Under the revised guidelines, the approach taken in the CCI guidelines are abandoned, and the applicable transfer price for unlisted shares is required to be at not less than the price determined based upon the DCF method as determined by a SEBI registered Category - I Merchant Banker or a Chartered Accountant.4 The revised guidelines do not provide detailed guidance concerning the implementation of the discounted cash flow valuation method, such as the range of applicable discounts. Thus in a transfer by way of sale of unlisted shares from a resident to a non-resident of India, it will be necessary for the parties to procure a valuation that is certified by a SEBI registered Category - I Merchant Banker or a Chartered Accountant.5 The valuation prepared by such professional must show, using a DCF method, a valuation not lower than the one negotiated by the transerfee and transferor. It will be submitted as part of the documentation associated with the sale to the applicable authorized dealer branch.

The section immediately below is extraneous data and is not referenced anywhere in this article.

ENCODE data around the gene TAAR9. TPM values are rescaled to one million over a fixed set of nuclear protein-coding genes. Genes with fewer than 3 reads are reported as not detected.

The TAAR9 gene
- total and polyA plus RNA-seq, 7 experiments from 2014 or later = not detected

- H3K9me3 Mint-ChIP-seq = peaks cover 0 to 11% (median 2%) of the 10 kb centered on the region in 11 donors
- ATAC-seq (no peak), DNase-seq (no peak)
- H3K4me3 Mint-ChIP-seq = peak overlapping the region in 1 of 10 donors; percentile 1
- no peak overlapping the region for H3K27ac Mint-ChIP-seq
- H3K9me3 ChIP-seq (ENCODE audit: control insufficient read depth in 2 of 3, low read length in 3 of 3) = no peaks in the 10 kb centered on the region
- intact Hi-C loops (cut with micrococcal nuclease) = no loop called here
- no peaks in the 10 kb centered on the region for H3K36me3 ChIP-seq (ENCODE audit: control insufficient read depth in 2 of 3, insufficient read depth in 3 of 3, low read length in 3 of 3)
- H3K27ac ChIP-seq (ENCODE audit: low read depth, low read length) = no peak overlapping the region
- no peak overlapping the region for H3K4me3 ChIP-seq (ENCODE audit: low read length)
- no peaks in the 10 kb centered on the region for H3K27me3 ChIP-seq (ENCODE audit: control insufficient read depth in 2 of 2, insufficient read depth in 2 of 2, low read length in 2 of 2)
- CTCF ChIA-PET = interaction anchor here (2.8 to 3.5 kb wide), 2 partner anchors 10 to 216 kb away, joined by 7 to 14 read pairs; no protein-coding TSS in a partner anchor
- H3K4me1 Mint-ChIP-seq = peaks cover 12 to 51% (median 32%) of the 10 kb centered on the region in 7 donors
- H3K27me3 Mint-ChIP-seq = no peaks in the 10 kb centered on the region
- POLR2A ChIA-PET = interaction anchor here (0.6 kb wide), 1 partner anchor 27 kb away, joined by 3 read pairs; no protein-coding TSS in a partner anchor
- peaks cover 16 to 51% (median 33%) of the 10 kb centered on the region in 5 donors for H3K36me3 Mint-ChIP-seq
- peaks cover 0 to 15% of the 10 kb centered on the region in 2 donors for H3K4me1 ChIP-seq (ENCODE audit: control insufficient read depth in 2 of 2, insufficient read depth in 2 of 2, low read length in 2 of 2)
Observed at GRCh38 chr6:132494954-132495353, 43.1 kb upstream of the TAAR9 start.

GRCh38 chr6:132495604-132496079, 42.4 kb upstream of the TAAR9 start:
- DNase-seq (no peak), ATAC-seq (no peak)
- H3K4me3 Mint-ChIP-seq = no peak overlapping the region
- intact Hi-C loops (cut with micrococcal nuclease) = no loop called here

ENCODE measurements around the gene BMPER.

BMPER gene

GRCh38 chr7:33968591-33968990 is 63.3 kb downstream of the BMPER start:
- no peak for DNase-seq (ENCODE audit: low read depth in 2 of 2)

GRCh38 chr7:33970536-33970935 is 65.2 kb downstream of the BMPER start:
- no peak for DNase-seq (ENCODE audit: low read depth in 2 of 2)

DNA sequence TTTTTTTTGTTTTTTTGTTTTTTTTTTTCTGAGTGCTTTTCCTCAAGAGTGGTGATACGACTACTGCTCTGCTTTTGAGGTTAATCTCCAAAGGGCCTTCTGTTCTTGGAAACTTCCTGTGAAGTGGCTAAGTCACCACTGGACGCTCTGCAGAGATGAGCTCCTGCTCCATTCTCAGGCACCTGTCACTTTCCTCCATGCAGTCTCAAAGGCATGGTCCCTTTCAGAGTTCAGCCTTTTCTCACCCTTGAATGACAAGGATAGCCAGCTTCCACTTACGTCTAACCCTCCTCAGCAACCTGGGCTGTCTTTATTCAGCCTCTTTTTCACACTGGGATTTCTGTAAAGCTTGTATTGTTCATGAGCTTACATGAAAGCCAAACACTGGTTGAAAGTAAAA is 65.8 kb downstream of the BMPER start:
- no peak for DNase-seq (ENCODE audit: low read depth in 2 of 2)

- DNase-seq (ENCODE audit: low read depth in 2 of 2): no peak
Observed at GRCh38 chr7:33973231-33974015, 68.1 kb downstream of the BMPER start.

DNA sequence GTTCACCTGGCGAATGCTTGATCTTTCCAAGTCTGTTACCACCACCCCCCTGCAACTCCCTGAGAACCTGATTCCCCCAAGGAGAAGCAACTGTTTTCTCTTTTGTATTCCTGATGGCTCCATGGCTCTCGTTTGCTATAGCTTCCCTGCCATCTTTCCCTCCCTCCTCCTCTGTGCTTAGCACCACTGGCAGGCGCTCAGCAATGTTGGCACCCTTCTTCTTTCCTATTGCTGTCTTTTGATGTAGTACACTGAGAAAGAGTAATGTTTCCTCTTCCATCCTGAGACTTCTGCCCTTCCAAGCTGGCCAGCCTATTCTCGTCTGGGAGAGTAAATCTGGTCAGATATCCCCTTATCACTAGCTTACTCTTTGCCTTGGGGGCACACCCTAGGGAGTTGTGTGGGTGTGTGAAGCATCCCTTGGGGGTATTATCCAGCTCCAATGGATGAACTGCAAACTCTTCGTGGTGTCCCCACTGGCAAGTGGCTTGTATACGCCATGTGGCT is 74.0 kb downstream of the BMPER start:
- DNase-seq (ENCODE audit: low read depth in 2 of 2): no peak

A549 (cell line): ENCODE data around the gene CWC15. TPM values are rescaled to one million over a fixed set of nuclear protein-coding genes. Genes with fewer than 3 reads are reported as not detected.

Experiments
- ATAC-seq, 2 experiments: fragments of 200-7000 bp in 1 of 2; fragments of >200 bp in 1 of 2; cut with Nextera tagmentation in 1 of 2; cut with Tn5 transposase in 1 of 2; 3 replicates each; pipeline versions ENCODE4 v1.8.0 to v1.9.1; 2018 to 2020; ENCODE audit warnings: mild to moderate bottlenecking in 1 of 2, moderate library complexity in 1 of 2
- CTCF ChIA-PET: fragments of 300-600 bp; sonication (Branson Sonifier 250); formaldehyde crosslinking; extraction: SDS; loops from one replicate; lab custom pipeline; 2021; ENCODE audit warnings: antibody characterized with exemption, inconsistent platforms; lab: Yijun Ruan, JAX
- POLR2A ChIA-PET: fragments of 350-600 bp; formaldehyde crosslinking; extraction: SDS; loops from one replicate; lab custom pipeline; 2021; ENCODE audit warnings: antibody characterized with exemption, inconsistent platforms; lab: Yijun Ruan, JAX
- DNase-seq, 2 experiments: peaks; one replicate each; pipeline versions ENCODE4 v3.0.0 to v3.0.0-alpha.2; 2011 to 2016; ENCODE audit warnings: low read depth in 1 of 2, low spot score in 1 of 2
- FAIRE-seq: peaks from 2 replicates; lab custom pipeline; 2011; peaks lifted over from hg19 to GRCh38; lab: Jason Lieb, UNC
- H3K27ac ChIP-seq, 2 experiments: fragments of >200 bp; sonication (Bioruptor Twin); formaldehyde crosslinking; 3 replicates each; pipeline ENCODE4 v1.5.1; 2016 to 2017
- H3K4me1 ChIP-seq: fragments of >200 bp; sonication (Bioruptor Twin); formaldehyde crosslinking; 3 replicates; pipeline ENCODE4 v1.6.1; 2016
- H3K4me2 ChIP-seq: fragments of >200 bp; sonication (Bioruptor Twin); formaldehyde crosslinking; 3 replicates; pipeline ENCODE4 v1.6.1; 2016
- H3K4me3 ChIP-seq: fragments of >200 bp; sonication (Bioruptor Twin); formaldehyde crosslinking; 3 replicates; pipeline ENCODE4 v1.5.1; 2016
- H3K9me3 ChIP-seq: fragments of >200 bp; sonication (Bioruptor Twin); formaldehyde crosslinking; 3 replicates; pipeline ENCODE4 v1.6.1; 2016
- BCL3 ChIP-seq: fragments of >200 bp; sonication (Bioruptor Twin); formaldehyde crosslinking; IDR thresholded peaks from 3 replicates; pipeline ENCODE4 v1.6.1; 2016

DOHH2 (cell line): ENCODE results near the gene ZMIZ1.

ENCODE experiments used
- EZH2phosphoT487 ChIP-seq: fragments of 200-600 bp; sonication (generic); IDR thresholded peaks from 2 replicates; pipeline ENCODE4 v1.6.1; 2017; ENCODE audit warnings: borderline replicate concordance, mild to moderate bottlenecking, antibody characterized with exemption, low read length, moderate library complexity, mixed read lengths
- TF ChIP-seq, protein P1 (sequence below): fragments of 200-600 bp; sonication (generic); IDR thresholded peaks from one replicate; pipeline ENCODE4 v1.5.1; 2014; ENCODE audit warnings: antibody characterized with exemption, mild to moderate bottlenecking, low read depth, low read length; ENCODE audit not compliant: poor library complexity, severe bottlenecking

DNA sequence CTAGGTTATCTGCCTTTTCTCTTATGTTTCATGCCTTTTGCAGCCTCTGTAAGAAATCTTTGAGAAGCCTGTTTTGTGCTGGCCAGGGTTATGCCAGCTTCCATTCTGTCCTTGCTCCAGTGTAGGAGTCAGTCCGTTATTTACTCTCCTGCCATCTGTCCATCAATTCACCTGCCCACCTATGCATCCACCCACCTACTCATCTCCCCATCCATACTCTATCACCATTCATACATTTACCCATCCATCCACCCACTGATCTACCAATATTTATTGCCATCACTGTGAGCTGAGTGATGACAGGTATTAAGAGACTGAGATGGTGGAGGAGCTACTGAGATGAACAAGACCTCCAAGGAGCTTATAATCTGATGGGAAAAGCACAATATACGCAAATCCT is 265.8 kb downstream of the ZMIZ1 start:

In mandating use of the DCF method for valuing unlisted shares, the RBI presumably determined that projected future cash flows rather than past profitability or existing net assets provides a more appropriate value of equity interests that are not listed on an exchange. It is important to note that the valuation determined by the DCF method would be a “floor.” The requirement to utilize a DCF valuation would not be problematic so long as it determines a price that is the same or less than the price negotiated by the parties. However, a practical problem may arise if the shares are associated with a business where future cash flows are expected to be volatile or highly speculative. In those circumstances, a DCF analysis may not be an optimal to arrive at an appropriate valuation, but under the revised pricing guidelines, its use is required.